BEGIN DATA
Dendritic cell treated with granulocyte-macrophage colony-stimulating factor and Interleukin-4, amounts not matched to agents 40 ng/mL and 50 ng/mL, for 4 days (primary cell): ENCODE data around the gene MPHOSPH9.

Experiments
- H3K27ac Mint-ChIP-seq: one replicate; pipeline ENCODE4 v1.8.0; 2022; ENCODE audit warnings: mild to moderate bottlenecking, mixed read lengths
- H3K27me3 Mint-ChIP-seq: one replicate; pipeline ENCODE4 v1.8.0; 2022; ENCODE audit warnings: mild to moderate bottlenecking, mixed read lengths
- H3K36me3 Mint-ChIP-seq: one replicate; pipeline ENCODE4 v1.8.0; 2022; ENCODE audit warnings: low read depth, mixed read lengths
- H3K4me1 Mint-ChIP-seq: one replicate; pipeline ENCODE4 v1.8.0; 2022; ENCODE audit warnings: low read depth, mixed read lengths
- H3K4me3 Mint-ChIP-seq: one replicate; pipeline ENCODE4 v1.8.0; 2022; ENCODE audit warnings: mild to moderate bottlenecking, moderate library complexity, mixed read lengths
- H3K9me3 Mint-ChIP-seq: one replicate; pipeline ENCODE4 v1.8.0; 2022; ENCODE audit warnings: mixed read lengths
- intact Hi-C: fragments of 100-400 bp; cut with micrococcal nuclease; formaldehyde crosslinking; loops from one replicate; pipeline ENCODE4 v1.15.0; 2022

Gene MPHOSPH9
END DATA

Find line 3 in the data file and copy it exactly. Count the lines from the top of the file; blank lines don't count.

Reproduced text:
- H3K27ac Mint-ChIP-seq: one replicate; pipeline ENCODE4 v1.8.0; 2022; ENCODE audit warnings: mild to moderate bottlenecking, mixed read lengths